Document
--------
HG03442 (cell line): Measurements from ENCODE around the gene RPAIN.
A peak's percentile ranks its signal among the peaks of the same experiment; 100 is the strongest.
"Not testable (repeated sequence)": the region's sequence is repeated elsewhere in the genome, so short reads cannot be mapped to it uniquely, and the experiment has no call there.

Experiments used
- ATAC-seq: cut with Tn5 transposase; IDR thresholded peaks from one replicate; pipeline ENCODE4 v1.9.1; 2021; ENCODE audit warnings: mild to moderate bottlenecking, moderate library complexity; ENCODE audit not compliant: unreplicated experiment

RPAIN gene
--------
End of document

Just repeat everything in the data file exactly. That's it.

HG03442 (cell line): Measurements from ENCODE around the gene RPAIN.
A peak's percentile ranks its signal among the peaks of the same experiment; 100 is the strongest.
"Not testable (repeated sequence)": the region's sequence is repeated elsewhere in the genome, so short reads cannot be mapped to it uniquely, and the experiment has no call there.

Experiments used
- ATAC-seq: cut with Tn5 transposase; IDR thresholded peaks from one replicate; pipeline ENCODE4 v1.9.1; 2021; ENCODE audit warnings: mild to moderate bottlenecking, moderate library complexity; ENCODE audit not compliant: unreplicated experiment

RPAIN gene